At their meeting Thursday night, the Board of Education accepted Waterford High School Principal Don Macrino’s retirement, although moved to keep him as principal for another year.
Macrino has qualified for his full retirement benefit, which pays him 75 percent of the average of his last three years' salary, and will retire and begin to collect that benefit, according to Superintendent Jerome Belair and Macrino’s contract. But since the position has been designated an area of shortage by the Department of Education, Macrino will be hired by Waterford at his expected salary for next year, according to a press release by Belair.
“Don needs to take advantage of his retirement,” Belair said. Belair added in the press release that he still wanted Macrino as principal of Waterford High School for next year , and students will move into the new section in April 2013.
“It became clear to me that the Waterford High School renovation project is in a critical stage and the transition to the new school will benefit from Don at the helm,” Belair said in the press release. “The staff, students and parents have come to depend on him and have benefited from his leadership throughout the years.”
“It is my desire to have (Macrino) facilitate the move and lead our high school students and staff into the new Waterford High School,” Belair said. “Waterford needs him next year.”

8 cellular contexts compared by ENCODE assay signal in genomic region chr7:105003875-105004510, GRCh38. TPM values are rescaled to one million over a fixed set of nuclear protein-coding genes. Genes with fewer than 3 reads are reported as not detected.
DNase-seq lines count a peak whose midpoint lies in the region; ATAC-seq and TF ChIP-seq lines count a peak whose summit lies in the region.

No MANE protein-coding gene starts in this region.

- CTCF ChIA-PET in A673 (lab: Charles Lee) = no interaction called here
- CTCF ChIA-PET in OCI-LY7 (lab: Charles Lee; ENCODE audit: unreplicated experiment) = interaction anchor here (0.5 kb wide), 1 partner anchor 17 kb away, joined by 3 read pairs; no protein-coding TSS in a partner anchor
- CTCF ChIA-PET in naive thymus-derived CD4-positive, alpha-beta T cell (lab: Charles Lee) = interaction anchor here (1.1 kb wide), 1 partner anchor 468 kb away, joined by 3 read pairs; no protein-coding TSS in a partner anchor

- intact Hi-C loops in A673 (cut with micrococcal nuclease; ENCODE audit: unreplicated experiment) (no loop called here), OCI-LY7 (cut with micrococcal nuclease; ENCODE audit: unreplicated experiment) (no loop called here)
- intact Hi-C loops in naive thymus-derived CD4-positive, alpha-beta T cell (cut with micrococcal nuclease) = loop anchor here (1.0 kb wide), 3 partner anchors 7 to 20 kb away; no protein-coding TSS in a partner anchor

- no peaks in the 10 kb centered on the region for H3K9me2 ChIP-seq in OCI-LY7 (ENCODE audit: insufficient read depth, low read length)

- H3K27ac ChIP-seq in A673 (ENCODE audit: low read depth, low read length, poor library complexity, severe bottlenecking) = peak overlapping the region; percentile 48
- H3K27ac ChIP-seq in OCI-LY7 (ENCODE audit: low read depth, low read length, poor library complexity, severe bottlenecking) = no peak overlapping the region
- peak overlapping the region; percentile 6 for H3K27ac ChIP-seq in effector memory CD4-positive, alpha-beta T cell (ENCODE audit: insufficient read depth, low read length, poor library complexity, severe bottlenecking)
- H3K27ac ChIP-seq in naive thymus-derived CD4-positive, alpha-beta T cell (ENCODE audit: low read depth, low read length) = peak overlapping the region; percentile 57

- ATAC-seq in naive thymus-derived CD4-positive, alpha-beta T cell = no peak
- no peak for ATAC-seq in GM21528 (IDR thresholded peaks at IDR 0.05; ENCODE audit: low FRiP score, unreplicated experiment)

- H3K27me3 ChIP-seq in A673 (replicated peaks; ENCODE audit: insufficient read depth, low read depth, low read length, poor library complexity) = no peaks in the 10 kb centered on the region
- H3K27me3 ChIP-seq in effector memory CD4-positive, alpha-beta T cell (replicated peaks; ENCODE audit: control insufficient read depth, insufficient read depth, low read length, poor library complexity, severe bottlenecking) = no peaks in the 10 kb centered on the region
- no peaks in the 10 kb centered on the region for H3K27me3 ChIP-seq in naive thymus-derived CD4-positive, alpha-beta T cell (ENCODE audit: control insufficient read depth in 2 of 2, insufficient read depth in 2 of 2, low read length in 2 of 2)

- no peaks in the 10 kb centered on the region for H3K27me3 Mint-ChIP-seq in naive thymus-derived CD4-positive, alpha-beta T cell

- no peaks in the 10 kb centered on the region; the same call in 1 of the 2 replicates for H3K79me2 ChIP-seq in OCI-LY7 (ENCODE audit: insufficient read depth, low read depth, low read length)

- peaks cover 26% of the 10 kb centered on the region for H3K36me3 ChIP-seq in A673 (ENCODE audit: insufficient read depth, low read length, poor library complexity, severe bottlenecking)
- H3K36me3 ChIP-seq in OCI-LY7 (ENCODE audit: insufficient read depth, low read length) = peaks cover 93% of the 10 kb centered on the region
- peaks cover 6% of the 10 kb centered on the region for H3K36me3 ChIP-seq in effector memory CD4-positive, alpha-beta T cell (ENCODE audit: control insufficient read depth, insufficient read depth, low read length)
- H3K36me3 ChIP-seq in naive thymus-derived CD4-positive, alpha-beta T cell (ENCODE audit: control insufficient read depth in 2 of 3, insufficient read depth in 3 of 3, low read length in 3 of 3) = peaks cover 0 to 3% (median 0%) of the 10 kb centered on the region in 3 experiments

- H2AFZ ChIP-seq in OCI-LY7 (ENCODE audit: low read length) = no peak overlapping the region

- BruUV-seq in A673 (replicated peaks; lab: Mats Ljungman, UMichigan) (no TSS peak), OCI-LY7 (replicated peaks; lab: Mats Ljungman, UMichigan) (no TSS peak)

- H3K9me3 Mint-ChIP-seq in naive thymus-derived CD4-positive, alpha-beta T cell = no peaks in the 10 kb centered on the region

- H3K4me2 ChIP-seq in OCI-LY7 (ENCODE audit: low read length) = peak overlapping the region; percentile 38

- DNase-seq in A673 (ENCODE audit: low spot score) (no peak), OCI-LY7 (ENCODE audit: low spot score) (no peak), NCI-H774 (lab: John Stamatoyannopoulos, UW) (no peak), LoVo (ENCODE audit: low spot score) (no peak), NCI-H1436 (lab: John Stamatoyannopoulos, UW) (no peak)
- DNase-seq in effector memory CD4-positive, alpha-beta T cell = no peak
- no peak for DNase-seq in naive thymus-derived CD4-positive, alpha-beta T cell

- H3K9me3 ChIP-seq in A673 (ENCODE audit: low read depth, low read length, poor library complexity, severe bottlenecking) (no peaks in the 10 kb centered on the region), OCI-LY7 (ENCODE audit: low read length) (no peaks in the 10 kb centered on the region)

Hiring A New Principal
Macrino has been in education for 39 years, has been in the Waterford School District for 19 years and has been the principal of Waterford High School for 16 years. He will stay on for all of next year, Belair said.
This will give Waterford plenty of time to search for a replacement for Macrino for the following year, Board of Education Chairwoman Kathleen McCarty said. Belair said he hopes to have somebody hired and on-board while Macrino is still around, so Macrino can help with the transition.
“The optimal time of year to initiate an administrative search is in the late fall and early winter,” McCarty said in a press release. “It is important that we attract the very best instructional leader to succeed (Macrino).”